‘Full House,’ Broadway producer Thomas Miller dies at 79

Entertainment

This 1985 image released by NBC shows executive producer Thomas L. Miller. Miller, who produced a string of hit TV comedies included “Full House” and “Perfect Strangers” before beginning a new chapter as a Tony Award-winning theater producer, has died. He was 79.
Miller died Sunday in Salisbury, Connecticut, from complications of heart disease, a spokeswoman for Miller’s family said Wednesday. (Frank Carroll/NBCU Photo Bank via AP)

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LOS ANGELES (AP) — Thomas L. Miller, who produced a string of hit TV comedies included “Full House” and “Perfect Strangers” before beginning a new chapter as a Broadway producer, has died. He was 79.

Miller died Sunday in Salisbury, Connecticut, from complications of heart disease, a spokeswoman for Miller’s family said Wednesday.

The Wisconsin native moved to Los Angeles in 1962 and began his Hollywood career in style, working for Billy Wilder during the four-year period in which the famed director made “The Fortune Cookie” and “Irma la Douce.” Their friendship lasted until Wilder’s death in 2002.

Miller worked at 20th Century Fox and Paramount Studios, where he developed programs including “The Odd Couple” and “Love, American Style,” before striking out as an independent producer. He and his early business partner, Edward K. Milkis, worked with Garry Marshall on sitcoms including “Happy Days,” “Laverne & Shirley” and “Mork and Mindy.”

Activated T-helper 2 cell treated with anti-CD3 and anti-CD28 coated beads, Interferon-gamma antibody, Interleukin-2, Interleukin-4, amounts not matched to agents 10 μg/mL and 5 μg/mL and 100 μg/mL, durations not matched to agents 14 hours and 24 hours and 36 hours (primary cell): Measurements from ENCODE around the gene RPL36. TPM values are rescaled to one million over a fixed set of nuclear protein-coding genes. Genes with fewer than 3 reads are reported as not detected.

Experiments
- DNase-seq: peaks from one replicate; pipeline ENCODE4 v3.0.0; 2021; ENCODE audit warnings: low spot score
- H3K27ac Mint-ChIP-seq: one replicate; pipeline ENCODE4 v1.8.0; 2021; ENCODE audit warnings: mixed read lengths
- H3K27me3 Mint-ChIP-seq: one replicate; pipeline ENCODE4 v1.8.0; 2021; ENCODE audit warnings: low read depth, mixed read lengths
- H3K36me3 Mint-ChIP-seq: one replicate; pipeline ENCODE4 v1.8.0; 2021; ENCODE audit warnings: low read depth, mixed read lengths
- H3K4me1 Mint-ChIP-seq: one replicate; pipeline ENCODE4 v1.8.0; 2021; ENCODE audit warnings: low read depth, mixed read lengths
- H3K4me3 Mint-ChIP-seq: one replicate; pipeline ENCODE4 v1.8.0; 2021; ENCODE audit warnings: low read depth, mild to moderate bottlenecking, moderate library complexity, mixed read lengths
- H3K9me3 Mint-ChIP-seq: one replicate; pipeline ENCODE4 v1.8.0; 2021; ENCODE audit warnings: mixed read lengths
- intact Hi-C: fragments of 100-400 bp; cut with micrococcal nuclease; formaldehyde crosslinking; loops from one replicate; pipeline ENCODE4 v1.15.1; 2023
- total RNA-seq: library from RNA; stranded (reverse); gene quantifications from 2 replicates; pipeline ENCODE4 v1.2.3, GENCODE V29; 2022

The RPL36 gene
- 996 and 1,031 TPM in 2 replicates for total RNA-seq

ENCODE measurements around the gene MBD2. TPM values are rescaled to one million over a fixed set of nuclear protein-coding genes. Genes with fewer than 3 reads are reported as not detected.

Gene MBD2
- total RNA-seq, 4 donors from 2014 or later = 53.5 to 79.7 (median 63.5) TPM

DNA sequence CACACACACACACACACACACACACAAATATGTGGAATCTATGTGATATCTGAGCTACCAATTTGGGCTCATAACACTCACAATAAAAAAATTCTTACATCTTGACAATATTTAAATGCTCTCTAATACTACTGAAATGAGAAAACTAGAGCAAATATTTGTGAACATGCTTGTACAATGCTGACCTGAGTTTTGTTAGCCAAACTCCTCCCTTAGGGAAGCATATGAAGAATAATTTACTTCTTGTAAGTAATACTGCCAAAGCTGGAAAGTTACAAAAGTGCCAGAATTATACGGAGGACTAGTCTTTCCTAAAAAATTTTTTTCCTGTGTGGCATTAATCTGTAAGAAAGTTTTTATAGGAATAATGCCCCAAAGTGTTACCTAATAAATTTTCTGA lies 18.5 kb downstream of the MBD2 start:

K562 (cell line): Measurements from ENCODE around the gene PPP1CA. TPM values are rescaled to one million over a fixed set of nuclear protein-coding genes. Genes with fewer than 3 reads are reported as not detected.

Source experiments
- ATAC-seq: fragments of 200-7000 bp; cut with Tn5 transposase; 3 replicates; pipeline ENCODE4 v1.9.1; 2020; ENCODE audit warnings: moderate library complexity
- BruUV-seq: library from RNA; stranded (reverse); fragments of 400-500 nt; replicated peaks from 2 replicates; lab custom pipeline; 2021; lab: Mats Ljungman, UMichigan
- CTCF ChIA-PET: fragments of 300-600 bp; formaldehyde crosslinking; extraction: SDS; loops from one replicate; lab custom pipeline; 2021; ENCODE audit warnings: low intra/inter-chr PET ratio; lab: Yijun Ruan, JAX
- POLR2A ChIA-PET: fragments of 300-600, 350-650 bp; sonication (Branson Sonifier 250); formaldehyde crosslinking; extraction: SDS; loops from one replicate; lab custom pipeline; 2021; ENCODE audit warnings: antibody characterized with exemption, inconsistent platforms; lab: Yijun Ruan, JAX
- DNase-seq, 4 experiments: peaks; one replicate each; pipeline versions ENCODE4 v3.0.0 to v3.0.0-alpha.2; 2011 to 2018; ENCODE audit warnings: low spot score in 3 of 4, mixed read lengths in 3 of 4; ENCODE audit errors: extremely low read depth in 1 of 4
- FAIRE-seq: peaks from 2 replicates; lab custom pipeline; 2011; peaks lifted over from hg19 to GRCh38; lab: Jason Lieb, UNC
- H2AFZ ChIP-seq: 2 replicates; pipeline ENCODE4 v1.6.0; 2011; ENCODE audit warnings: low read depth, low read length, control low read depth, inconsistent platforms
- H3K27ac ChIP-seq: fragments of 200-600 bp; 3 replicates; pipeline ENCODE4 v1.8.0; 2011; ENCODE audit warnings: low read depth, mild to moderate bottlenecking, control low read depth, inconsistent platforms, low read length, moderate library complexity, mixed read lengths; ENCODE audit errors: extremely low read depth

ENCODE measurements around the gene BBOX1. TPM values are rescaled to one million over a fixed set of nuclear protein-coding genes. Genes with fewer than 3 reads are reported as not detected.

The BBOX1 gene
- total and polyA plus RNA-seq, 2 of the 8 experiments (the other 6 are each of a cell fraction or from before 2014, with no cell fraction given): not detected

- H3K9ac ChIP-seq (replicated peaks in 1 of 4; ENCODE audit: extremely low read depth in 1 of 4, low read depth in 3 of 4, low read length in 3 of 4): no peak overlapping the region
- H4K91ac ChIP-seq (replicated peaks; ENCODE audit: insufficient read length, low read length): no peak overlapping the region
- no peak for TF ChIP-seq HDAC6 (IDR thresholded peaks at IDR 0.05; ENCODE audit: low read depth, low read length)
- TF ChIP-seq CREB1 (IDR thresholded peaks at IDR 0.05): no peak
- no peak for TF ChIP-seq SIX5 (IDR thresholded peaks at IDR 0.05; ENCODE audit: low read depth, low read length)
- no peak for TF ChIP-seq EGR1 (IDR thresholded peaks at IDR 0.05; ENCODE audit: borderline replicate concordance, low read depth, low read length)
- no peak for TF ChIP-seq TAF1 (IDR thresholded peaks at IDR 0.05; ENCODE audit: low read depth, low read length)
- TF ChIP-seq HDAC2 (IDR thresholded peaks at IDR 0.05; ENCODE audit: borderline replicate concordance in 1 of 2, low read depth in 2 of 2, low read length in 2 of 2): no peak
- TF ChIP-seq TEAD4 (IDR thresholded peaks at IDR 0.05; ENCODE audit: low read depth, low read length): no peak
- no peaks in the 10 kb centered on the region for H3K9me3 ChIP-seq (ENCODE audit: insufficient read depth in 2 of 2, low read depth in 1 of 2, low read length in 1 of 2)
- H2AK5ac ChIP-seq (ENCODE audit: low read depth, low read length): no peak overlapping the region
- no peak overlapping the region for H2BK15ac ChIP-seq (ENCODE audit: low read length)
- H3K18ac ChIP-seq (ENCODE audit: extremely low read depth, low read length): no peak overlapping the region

Miller and Milkis also produced films including “Silver Streak” and “Foul Play.”

After forming a production company with Robert L. Boyett, the pair co-created the Tom Hanks sitcom “Bosom Buddies” before joining with Lorimar Television (later Warner Bros. Television) to make “Full House” and “Perfect Strangers.”

Miller and Boyett, personal and professional partners for 40 years, produced Netflix’s “Fuller House,” a “Full House” sequel that debuted in 2016 and is to conclude this year.

“Thomas Miller was born to entertain, infused with irrepressible passion and love for bringing joy to others through his life’s work,” including TV series that will “live long in the collective memory of fans around the world,” Warner Bros. Television Group said in a statement.

In 2000, Miller moved east to work in theater, collaborating with Boyett on productions including “War Horse,” the 2011 Tony winner for best play, the Tony-nominated “Tootsie,” a current revival of “Company” and the upcoming “Mrs. Doubtfire.”

A private burial for Miller, whose survivors include Boyett, is to take place in his hometown of Milwaukee.

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